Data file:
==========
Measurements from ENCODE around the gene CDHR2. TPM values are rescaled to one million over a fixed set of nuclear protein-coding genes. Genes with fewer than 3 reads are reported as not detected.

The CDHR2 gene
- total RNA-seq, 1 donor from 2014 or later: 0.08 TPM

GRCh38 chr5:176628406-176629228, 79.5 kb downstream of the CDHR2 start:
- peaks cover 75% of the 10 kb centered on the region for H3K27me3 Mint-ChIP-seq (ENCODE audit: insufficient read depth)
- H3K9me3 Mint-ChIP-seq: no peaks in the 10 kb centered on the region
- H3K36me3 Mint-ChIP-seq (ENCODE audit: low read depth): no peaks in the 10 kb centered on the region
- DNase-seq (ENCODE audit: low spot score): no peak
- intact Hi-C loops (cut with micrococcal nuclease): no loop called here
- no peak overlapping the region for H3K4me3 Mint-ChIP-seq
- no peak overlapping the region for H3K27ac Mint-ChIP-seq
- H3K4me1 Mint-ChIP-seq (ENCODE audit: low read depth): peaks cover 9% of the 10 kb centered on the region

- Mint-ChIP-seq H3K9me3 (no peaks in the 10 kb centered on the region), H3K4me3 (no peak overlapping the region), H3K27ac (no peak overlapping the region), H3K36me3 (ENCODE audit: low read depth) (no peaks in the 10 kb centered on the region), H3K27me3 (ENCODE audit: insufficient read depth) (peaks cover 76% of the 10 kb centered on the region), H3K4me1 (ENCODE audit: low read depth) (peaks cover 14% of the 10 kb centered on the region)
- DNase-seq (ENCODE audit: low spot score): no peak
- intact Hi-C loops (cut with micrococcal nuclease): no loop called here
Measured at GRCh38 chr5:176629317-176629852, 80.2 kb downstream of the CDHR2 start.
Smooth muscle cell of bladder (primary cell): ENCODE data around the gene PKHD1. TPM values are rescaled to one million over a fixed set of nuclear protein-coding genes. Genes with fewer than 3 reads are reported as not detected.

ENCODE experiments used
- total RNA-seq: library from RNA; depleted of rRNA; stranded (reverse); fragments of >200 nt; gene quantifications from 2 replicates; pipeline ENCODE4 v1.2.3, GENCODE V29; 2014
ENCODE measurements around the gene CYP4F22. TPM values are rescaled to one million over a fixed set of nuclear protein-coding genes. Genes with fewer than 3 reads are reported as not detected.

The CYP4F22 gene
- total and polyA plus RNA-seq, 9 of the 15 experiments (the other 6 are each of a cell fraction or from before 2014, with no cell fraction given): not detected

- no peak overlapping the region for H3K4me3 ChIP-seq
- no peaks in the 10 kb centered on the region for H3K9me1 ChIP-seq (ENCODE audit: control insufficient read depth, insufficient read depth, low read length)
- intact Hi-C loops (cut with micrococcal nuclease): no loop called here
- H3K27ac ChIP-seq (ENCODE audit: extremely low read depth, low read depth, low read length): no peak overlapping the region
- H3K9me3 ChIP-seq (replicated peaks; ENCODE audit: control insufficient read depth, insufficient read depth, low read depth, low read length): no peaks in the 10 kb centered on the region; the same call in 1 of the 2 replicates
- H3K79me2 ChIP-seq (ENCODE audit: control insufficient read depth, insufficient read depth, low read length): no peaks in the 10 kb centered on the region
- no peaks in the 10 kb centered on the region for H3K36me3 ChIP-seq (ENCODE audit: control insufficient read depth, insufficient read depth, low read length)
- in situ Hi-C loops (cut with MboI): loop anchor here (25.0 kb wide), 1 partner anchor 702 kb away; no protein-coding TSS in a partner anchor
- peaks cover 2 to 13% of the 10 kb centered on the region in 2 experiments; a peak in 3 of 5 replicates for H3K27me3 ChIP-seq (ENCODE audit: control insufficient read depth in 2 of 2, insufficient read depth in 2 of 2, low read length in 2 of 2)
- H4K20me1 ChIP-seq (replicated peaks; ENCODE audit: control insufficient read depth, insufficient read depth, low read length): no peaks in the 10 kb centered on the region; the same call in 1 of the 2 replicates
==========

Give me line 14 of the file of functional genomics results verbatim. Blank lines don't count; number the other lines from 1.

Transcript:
- DNase-seq (ENCODE audit: low spot score): no peak